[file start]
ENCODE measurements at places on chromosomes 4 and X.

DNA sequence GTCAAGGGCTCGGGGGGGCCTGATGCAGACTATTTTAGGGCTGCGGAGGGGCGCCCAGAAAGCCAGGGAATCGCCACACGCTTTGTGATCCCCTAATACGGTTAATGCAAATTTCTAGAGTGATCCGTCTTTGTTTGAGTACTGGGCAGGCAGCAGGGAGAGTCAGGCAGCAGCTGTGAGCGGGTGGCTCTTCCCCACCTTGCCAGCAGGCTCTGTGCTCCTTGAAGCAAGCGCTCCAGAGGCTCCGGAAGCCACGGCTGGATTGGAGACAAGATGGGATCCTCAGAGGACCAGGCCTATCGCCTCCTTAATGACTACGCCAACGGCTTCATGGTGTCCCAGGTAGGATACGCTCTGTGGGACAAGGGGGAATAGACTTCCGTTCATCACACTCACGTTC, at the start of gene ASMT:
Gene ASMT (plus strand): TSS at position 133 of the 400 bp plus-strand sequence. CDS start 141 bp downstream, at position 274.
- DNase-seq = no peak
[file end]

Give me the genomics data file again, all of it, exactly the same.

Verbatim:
ENCODE measurements at places on chromosomes 4 and X.

DNA sequence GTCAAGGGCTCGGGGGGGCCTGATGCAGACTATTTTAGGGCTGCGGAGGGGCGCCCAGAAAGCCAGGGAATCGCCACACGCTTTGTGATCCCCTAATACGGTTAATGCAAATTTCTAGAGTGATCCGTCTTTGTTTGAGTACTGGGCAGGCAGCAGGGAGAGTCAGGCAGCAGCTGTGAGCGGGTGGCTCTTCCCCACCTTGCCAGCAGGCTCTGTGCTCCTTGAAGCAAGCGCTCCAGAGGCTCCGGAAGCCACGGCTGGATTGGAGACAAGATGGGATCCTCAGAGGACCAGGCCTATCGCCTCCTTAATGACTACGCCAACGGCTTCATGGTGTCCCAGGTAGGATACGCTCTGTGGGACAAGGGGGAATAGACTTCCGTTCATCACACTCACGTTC, at the start of gene ASMT:
Gene ASMT (plus strand): TSS at position 133 of the 400 bp plus-strand sequence. CDS start 141 bp downstream, at position 274.
- DNase-seq = no peak